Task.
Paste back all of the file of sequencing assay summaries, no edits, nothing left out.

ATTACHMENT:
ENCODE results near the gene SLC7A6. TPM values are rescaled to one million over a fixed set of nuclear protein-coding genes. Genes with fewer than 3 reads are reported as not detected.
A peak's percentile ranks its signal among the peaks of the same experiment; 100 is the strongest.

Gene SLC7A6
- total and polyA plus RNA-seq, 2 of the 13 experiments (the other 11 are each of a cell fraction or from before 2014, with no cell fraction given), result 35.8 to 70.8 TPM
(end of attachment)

ENCODE results near the gene SLC7A6. TPM values are rescaled to one million over a fixed set of nuclear protein-coding genes. Genes with fewer than 3 reads are reported as not detected.
A peak's percentile ranks its signal among the peaks of the same experiment; 100 is the strongest.

Gene SLC7A6
- total and polyA plus RNA-seq, 2 of the 13 experiments (the other 11 are each of a cell fraction or from before 2014, with no cell fraction given), result 35.8 to 70.8 TPM